Curry Leaves

No photo description available.Curry leaves come from the curry plant native to India and Sri Lanka. The dark green, aromatic leaves are commonly used in Indian dishes, adding flavor to curries, vegetable dishes and chutneys. While curry leaves have become synonymous with Indian cooking, they also are used to treat a variety of health complications in ayurvedic medicine. As always, speak with your doctor before using alternative medical treatments.Diabetes
According to a 2004 article published by the BBC, researchers have found curry-leaf extracts “appear to restrict the action of a digestive enzyme called pancreatic alpha-amylase, which is involved in the breakdown of dietary starch to glucose.” This can lead to a more even flow of glucose, helping diabetics maintain healthy blood-glucose levels.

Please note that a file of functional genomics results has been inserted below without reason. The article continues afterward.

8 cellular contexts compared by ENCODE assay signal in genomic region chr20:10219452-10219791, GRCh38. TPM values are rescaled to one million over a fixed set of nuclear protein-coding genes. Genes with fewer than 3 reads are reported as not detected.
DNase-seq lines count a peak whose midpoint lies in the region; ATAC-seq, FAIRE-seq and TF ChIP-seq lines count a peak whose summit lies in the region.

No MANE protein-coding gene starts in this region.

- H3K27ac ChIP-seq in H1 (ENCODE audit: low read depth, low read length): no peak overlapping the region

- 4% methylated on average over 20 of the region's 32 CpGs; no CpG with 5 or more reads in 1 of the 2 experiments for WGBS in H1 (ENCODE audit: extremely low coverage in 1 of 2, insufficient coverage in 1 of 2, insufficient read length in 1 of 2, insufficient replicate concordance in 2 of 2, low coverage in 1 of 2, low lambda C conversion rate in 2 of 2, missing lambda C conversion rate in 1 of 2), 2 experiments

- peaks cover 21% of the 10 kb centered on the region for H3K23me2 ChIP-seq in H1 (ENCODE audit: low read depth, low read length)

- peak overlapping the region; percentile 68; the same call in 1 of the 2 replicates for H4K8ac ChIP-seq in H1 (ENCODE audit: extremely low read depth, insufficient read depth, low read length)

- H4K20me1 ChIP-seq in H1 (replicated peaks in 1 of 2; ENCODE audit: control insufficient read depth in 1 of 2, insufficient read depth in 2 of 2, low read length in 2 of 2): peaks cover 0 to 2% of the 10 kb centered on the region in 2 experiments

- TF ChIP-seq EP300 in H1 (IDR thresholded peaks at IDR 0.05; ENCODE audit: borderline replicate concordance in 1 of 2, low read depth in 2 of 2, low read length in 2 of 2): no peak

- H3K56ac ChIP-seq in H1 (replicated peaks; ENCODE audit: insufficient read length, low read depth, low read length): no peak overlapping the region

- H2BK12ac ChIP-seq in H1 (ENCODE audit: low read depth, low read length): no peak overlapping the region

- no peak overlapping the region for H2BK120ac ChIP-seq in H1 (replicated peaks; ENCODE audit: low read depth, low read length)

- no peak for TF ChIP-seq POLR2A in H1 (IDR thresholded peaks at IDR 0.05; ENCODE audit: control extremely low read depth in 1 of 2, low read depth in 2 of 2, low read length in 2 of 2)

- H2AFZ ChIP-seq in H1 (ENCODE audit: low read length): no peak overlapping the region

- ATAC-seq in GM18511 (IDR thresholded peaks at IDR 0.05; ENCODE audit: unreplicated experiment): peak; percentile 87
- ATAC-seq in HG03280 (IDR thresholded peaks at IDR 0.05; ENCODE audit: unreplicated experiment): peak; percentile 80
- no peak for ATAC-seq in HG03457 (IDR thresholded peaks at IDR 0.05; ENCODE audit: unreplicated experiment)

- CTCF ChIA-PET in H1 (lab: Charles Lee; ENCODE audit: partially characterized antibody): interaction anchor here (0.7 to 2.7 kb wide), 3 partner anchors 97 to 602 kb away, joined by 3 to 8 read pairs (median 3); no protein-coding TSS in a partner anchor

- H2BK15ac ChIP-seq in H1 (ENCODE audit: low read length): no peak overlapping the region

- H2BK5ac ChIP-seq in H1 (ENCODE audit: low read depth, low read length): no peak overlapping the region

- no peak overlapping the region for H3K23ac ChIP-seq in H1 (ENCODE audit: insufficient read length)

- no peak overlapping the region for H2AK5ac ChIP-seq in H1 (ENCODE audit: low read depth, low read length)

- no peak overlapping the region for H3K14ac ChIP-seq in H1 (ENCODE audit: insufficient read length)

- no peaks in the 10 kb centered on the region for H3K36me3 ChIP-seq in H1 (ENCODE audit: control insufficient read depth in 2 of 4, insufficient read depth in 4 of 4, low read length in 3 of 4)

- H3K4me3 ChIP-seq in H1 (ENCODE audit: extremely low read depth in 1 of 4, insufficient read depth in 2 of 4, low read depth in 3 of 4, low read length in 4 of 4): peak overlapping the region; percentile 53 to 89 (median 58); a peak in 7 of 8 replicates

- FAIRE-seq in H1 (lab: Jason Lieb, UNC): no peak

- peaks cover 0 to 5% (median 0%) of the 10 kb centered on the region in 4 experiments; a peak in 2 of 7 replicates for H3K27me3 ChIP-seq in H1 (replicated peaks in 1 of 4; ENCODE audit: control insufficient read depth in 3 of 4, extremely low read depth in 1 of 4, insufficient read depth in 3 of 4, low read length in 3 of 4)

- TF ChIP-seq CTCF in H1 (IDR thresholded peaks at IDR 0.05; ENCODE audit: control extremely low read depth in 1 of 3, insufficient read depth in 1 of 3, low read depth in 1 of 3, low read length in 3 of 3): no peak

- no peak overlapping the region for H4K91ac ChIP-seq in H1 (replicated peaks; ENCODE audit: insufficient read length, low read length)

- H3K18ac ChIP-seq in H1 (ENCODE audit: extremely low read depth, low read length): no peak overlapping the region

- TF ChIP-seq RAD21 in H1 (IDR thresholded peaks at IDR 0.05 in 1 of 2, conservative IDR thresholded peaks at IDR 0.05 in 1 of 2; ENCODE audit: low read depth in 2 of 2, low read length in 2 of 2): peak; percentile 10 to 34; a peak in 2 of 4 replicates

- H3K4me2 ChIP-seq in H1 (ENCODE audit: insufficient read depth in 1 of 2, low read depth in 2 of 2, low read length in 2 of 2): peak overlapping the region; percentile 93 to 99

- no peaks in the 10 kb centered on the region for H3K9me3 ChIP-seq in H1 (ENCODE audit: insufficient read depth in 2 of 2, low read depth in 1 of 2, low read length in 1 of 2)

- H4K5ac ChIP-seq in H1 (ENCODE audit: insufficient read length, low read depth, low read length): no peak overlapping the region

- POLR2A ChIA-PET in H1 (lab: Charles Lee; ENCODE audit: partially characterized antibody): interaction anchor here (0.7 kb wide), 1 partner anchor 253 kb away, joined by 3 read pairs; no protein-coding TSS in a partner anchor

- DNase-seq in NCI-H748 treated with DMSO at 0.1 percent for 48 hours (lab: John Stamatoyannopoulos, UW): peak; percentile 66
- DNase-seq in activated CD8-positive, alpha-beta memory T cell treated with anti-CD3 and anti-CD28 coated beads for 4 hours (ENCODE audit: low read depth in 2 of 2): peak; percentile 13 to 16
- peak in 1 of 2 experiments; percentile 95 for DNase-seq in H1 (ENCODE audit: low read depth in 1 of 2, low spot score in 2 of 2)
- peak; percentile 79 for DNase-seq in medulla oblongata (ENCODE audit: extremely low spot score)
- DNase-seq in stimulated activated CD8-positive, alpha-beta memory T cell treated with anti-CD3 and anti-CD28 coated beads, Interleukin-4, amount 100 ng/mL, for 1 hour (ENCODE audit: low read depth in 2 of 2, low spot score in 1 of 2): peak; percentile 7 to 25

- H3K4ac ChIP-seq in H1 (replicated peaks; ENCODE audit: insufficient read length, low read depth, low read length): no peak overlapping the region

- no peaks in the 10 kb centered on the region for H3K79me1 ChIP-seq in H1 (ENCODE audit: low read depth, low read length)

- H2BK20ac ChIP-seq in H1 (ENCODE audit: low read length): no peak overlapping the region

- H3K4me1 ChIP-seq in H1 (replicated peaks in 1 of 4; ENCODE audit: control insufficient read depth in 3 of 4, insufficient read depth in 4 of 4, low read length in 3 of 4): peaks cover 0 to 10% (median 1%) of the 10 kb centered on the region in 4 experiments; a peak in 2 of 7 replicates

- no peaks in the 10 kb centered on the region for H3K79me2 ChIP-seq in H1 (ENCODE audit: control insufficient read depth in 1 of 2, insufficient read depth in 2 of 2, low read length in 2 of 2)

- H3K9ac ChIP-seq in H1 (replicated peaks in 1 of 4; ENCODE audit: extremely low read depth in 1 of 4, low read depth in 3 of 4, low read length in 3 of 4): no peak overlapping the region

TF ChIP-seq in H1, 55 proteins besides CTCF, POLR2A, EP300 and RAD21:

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Digestion
Curry leaves may promote digestive health. As a mild laxative, they may help with multiple digestive problems. Curry leaves also may help treat morning sickness—nausea and vomiting occurring during the first trimester of pregnancy. Curry leaves also may be beneficial in the treatment of diarrhea and dysentary. Loss of appetite also may be cured by using curry leaves.

Other uses
The bark or root of the curry plant may be used to relieve kidney pain or prevent prematurely graying hair, and treat eye disorders. Traditional healers use curry leaves to treat insect bites, burns and bruises, but research is needed to determine the benefits of curry leaves.

Methods
Curry leaves can be beneficial to your health eaten traditionally in food, but they also may be used as an extract combined with buttermilk. The combination of curry-leaf juice with lime juice and sugar also may be used. To use curry bark or root, combine crushed bark with cold water

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